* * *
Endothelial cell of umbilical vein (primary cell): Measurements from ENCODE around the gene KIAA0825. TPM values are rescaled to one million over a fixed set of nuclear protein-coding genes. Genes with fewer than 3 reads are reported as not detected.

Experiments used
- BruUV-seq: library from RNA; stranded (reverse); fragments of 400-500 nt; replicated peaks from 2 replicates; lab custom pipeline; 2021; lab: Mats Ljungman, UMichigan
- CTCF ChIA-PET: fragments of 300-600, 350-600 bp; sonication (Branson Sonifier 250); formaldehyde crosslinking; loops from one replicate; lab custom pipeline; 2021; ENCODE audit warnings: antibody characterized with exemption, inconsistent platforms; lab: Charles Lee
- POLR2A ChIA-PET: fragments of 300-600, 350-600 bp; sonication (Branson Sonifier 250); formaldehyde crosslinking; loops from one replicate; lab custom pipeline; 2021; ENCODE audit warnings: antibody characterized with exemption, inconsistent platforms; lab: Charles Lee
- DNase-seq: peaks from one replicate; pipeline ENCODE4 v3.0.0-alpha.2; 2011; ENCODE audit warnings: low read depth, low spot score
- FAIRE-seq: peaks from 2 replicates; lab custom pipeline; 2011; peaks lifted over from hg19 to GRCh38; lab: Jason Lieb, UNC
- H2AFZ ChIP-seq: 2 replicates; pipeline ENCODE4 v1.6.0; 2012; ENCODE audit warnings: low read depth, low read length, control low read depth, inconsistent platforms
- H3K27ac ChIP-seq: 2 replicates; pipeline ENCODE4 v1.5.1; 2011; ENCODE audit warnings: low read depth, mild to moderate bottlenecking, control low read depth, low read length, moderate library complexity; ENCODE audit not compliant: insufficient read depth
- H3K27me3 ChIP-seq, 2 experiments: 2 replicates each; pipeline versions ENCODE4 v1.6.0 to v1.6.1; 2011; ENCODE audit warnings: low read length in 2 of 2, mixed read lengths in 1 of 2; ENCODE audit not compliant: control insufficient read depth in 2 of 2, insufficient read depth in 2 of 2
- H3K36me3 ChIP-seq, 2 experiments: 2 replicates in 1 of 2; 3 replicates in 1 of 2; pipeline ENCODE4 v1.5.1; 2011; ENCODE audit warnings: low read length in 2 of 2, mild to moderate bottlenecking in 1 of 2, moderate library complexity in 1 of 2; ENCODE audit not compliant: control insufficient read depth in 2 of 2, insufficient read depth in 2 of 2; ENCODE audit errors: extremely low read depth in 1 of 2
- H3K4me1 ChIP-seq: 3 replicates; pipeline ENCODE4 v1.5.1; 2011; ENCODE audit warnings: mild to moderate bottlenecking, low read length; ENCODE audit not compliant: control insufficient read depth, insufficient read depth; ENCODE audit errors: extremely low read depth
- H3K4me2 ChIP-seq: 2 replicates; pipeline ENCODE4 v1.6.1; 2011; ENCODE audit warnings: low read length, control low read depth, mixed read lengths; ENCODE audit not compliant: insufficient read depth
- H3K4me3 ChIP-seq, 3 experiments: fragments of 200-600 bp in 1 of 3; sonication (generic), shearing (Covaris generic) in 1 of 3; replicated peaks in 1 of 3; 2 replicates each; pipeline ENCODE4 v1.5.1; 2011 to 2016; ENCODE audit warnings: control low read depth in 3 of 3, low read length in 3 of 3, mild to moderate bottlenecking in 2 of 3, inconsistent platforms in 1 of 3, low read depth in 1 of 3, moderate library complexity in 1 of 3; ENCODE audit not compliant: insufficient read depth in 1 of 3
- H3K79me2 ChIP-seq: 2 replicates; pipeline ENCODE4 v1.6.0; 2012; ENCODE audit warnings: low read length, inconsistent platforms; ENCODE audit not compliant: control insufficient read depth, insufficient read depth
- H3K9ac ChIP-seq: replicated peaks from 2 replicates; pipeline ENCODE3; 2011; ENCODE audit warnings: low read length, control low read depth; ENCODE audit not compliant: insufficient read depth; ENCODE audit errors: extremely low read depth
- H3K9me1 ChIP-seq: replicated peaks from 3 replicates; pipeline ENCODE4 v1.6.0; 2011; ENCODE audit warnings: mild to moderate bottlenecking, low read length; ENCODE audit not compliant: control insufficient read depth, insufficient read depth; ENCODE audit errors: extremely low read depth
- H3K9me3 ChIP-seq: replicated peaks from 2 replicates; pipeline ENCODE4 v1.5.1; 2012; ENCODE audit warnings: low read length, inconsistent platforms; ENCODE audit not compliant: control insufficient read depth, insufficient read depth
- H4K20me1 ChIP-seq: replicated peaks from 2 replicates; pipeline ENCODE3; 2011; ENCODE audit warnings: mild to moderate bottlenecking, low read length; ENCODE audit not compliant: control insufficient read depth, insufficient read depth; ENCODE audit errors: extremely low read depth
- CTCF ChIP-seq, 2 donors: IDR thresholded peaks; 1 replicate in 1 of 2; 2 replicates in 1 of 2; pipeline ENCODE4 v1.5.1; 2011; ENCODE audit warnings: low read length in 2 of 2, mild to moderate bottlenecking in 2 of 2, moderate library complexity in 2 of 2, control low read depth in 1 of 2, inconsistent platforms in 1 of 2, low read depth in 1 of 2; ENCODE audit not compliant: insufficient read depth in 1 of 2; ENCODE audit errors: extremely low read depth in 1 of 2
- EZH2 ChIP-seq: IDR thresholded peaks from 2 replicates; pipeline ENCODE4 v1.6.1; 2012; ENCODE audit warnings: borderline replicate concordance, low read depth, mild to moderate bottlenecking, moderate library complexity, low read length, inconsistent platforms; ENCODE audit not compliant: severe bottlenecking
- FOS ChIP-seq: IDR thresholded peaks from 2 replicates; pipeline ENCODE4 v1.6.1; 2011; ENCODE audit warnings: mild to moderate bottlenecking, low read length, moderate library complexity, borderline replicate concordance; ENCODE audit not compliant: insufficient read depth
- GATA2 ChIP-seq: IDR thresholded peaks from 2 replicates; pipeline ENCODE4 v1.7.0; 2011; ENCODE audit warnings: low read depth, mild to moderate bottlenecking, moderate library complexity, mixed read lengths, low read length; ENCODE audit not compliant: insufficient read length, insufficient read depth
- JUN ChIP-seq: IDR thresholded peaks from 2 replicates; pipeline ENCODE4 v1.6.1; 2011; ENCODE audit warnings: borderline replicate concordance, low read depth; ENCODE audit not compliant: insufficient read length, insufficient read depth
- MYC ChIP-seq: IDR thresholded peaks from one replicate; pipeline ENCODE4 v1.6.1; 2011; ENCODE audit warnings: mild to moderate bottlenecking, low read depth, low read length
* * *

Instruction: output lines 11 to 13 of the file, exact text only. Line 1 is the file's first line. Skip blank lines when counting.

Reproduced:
- H3K36me3 ChIP-seq, 2 experiments: 2 replicates in 1 of 2; 3 replicates in 1 of 2; pipeline ENCODE4 v1.5.1; 2011; ENCODE audit warnings: low read length in 2 of 2, mild to moderate bottlenecking in 1 of 2, moderate library complexity in 1 of 2; ENCODE audit not compliant: control insufficient read depth in 2 of 2, insufficient read depth in 2 of 2; ENCODE audit errors: extremely low read depth in 1 of 2
- H3K4me1 ChIP-seq: 3 replicates; pipeline ENCODE4 v1.5.1; 2011; ENCODE audit warnings: mild to moderate bottlenecking, low read length; ENCODE audit not compliant: control insufficient read depth, insufficient read depth; ENCODE audit errors: extremely low read depth
- H3K4me2 ChIP-seq: 2 replicates; pipeline ENCODE4 v1.6.1; 2011; ENCODE audit warnings: low read length, control low read depth, mixed read lengths; ENCODE audit not compliant: insufficient read depth